The Middle Lane Motorway Conundrum

Thu 25th Apr 2019

When two cars want to move into the central lane of traffic on a motorway, who has right of way and who would be responsible for any accident caused?

It’s a question which may have had many UK drivers scratching their heads, and as it is not a problem we might encounter on any driving lesson or test, due to a lack of experience of driving on motorways. But now traffic regulators down under may have raised a serious question.

The Queensland Department of Roads and Traffic have introduced the question to a quiz for drivers in Australia and it has been the subject of much debate and conjecture. The problem is the same in the UK as in Australia and though there is a line in the Highway Code, it is still unclear, stating drivers need to ensure ‘the lane you will be joining is sufficiently clear ahead and behind.”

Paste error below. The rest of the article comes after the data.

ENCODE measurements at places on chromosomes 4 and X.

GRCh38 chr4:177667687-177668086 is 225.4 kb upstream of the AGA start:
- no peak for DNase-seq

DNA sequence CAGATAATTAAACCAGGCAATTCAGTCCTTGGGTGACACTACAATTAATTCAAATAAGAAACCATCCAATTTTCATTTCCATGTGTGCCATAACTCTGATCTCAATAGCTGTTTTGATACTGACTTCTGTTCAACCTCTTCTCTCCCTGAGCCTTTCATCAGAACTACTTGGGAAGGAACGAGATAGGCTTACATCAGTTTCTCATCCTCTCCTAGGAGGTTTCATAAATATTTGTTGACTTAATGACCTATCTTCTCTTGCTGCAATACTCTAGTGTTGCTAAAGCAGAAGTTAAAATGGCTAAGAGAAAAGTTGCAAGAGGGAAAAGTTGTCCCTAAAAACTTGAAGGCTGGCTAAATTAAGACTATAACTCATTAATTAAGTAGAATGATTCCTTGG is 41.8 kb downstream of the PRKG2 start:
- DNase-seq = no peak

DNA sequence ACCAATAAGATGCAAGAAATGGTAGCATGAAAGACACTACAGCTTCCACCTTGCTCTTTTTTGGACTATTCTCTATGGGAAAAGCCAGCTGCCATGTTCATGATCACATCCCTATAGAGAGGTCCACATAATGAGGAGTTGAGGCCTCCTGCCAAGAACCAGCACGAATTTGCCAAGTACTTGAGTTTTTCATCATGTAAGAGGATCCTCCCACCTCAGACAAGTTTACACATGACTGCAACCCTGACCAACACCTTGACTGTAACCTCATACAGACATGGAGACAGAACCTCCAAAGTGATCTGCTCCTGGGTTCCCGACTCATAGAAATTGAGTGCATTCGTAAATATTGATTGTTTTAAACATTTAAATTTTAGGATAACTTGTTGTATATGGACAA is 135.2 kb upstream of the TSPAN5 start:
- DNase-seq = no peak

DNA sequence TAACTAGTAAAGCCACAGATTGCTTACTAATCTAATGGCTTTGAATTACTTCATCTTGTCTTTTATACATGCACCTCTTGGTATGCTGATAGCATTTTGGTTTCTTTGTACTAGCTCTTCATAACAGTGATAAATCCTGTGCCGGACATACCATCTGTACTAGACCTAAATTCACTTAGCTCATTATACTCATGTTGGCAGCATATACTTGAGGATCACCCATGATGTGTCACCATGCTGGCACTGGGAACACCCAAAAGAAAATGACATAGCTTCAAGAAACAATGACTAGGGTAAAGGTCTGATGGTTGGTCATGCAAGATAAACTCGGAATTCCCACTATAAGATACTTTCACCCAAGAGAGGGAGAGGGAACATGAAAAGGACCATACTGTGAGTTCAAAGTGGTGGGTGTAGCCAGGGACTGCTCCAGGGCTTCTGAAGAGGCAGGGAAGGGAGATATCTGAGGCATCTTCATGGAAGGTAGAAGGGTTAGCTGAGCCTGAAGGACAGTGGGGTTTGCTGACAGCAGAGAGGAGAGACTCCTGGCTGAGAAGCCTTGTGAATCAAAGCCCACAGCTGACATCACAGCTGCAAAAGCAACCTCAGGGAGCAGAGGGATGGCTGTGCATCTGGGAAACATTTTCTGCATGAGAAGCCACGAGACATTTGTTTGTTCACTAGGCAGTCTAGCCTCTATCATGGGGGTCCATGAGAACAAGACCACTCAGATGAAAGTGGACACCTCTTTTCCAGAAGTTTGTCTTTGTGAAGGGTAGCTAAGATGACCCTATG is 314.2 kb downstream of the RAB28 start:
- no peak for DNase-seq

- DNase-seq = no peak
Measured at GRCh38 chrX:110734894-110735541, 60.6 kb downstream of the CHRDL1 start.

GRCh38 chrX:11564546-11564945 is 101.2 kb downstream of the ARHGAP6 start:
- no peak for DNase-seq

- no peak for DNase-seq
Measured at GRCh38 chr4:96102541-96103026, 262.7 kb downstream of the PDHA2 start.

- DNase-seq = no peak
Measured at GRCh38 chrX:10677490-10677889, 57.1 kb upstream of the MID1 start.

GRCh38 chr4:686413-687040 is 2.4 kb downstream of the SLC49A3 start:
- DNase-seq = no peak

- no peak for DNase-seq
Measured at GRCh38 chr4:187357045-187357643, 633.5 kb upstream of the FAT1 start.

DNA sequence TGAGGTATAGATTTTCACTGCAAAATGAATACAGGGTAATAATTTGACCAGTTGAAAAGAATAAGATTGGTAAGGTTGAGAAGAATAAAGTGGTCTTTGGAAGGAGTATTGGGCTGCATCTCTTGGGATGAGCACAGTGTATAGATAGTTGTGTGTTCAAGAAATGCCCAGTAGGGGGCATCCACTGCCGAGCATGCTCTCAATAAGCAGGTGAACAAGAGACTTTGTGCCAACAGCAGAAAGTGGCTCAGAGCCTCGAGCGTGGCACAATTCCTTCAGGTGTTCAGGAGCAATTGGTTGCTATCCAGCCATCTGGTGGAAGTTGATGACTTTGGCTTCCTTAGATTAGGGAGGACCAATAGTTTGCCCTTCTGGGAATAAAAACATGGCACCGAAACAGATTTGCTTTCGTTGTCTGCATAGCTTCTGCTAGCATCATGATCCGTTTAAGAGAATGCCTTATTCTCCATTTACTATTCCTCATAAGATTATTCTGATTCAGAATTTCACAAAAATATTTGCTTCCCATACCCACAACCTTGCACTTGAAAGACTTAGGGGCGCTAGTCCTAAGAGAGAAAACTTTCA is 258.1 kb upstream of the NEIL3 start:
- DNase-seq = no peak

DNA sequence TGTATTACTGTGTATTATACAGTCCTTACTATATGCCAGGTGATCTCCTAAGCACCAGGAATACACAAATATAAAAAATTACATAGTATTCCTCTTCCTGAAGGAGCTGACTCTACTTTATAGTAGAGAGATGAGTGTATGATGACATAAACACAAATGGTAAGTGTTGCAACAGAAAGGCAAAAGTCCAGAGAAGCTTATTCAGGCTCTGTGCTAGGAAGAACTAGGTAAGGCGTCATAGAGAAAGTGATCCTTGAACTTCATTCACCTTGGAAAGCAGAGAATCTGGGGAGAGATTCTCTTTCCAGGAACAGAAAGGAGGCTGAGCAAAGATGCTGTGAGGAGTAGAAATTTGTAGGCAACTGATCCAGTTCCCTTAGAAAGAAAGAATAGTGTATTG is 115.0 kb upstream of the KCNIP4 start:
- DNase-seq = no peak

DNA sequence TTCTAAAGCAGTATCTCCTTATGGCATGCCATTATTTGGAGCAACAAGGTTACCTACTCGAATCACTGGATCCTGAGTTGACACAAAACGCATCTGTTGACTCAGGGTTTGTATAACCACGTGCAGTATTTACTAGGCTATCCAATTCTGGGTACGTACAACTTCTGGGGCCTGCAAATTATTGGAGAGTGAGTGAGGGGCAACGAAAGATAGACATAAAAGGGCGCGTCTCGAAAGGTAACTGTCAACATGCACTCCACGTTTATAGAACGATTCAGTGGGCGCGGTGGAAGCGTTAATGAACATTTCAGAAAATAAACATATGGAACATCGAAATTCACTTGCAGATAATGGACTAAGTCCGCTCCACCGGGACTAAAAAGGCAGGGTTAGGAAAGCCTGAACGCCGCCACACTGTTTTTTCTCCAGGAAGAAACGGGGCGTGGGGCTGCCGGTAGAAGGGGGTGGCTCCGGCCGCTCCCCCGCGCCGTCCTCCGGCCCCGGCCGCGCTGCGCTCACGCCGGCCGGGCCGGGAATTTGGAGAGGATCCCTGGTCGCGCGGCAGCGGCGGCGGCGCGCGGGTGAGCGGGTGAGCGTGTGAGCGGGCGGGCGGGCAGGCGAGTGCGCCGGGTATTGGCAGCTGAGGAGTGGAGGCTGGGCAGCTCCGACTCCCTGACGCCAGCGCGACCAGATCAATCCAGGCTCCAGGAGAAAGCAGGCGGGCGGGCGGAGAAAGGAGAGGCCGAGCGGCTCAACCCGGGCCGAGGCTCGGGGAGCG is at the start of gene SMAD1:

It can be a grey area and even the DVSA advises drivers to only join a lane that is suffeciently clear ahead and behind. But experienced motorway drivers will have often had the conundrum of pulling into the lane at the same time as a another driver across the three lanes.

Speaking in The Sun Neil Greig, director of policy and research at IAM RoadSmart, said: “In my view it would up to the police to decide, based on the available evidence, but unless one driver was being extremely aggressive, charges would be unlikely to follow.

“If other drivers had seen one of the cars weaving in and out of the traffic aggressively before the collision then that might change things so it’s always worth trying to get hold of dash cam footage and witnesses.

“Insurance companies would probably take a knock for knock approach if they were convinced both drivers moved into each other’s blind spots and they both showed an equal lack of observation and care.”